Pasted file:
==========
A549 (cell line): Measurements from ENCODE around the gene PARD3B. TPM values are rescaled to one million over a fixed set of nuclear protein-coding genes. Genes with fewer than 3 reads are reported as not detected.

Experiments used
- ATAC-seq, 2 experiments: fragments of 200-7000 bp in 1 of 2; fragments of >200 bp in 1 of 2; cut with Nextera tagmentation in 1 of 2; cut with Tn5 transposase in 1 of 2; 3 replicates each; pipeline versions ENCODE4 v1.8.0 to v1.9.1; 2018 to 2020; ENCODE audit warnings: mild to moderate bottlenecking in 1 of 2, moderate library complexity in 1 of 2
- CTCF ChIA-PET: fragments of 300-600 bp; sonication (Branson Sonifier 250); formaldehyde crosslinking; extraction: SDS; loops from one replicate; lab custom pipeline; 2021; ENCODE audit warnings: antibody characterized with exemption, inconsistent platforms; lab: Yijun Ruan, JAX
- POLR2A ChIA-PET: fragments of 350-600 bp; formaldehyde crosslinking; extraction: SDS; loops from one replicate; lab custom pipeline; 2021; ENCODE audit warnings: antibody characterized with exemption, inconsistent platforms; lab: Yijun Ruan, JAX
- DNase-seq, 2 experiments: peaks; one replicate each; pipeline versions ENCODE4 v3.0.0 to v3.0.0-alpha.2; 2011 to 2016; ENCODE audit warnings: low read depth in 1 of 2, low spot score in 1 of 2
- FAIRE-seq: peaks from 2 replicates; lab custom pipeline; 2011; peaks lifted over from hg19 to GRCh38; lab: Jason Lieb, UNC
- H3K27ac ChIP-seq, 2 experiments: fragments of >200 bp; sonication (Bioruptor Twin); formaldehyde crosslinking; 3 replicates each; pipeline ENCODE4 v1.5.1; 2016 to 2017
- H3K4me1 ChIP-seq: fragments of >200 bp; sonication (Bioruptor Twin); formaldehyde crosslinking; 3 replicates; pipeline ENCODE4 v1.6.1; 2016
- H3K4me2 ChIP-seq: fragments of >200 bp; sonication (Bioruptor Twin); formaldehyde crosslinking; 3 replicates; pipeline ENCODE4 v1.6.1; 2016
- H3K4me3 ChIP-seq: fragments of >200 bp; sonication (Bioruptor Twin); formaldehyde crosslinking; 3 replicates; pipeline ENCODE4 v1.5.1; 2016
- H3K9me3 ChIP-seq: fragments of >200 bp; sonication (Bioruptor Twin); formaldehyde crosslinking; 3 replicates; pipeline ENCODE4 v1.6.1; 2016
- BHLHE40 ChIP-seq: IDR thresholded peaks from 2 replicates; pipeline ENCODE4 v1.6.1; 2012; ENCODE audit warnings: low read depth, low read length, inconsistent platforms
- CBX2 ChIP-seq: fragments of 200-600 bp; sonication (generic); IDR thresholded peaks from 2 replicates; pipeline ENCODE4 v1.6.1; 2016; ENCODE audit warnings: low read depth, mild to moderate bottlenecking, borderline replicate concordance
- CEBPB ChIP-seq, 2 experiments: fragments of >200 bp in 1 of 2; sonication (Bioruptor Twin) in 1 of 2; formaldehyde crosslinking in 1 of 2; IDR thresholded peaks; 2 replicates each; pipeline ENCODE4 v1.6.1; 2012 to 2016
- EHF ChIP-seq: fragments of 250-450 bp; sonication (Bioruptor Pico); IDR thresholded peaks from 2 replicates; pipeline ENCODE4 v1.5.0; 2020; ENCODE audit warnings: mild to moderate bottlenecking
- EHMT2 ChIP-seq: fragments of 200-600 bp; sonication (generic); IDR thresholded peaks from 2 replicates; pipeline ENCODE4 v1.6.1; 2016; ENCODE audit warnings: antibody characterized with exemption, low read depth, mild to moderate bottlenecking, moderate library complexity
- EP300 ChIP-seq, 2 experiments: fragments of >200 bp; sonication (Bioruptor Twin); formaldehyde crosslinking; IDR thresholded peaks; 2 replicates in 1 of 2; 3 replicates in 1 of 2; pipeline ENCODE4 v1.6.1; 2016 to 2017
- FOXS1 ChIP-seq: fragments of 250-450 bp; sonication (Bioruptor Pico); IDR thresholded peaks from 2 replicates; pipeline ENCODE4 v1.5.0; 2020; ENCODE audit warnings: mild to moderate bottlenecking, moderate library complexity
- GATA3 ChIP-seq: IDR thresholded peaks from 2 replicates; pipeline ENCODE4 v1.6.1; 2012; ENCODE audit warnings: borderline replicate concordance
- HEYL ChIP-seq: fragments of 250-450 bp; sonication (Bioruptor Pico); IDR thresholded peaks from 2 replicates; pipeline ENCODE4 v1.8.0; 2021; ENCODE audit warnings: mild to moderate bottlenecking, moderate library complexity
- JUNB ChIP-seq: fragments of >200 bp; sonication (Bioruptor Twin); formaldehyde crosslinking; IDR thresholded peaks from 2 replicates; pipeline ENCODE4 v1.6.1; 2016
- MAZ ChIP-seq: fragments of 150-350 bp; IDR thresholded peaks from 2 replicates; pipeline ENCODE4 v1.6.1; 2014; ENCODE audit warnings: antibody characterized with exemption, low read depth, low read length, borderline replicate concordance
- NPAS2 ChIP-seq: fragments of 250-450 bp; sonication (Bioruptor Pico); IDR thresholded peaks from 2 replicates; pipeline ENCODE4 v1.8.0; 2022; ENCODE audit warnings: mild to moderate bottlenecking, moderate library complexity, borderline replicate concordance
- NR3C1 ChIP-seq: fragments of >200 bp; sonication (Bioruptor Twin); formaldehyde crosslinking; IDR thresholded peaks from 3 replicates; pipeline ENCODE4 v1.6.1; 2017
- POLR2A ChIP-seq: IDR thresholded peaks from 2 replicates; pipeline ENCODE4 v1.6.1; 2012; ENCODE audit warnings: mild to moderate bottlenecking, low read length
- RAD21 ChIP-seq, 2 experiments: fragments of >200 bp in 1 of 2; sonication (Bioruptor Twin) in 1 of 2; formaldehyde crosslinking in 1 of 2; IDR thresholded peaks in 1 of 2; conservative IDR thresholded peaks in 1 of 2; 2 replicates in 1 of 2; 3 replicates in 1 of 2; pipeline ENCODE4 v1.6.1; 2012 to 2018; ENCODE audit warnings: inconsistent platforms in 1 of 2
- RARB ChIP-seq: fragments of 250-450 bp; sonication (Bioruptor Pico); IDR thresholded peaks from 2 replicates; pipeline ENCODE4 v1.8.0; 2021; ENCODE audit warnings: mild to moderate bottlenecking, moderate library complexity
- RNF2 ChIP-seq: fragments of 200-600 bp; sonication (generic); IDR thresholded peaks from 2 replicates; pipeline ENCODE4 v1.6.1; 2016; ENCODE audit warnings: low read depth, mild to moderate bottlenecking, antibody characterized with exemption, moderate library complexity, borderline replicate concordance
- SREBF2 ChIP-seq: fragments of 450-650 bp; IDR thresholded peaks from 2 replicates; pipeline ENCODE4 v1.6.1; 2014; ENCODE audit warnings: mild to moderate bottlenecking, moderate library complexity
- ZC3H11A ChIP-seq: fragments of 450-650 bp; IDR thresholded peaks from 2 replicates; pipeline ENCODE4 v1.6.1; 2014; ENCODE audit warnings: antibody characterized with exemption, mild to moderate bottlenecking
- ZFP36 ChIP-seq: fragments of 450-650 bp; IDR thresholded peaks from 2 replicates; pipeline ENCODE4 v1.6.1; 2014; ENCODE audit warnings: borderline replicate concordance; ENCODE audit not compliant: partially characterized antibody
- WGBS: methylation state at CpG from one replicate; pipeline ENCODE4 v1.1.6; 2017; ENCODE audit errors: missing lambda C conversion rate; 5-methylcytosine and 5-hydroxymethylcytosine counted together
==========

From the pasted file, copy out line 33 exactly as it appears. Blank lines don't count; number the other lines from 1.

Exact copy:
- WGBS: methylation state at CpG from one replicate; pipeline ENCODE4 v1.1.6; 2017; ENCODE audit errors: missing lambda C conversion rate; 5-methylcytosine and 5-hydroxymethylcytosine counted together